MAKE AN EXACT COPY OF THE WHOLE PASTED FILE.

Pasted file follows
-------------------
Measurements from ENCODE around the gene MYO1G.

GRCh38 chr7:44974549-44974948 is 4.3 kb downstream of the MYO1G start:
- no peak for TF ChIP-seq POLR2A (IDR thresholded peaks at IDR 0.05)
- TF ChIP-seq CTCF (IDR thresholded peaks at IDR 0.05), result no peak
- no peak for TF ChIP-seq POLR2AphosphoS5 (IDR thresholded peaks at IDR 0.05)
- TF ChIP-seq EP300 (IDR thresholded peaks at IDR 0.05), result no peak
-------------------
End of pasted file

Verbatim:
Measurements from ENCODE around the gene MYO1G.

GRCh38 chr7:44974549-44974948 is 4.3 kb downstream of the MYO1G start:
- no peak for TF ChIP-seq POLR2A (IDR thresholded peaks at IDR 0.05)
- TF ChIP-seq CTCF (IDR thresholded peaks at IDR 0.05), result no peak
- no peak for TF ChIP-seq POLR2AphosphoS5 (IDR thresholded peaks at IDR 0.05)
- TF ChIP-seq EP300 (IDR thresholded peaks at IDR 0.05), result no peak